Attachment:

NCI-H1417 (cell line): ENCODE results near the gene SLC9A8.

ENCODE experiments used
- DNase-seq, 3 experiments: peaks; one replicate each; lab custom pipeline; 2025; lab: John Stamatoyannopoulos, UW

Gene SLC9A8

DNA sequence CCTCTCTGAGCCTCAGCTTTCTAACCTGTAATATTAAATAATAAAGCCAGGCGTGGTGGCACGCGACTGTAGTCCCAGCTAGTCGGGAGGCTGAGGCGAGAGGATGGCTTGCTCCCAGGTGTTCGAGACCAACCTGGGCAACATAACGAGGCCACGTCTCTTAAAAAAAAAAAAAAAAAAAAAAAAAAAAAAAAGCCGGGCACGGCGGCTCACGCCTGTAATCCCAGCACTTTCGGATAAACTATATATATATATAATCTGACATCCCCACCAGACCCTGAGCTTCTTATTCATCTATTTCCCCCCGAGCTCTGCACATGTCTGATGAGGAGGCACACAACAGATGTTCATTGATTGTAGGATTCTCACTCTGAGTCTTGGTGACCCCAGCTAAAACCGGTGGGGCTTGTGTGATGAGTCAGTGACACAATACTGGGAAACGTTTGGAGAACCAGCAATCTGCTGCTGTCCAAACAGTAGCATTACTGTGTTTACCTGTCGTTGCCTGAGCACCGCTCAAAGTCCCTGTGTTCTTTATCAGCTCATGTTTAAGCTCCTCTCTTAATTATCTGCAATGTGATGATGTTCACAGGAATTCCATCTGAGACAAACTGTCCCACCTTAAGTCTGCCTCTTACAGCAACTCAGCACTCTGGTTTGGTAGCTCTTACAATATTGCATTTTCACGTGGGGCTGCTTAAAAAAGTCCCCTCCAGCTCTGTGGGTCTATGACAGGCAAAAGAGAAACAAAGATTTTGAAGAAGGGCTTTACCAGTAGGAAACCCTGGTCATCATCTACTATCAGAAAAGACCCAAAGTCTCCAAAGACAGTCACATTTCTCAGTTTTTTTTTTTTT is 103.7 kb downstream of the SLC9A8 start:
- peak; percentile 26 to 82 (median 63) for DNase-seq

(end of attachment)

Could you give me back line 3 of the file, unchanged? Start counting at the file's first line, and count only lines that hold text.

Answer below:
- DNase-seq, 3 experiments: peaks; one replicate each; lab custom pipeline; 2025; lab: John Stamatoyannopoulos, UW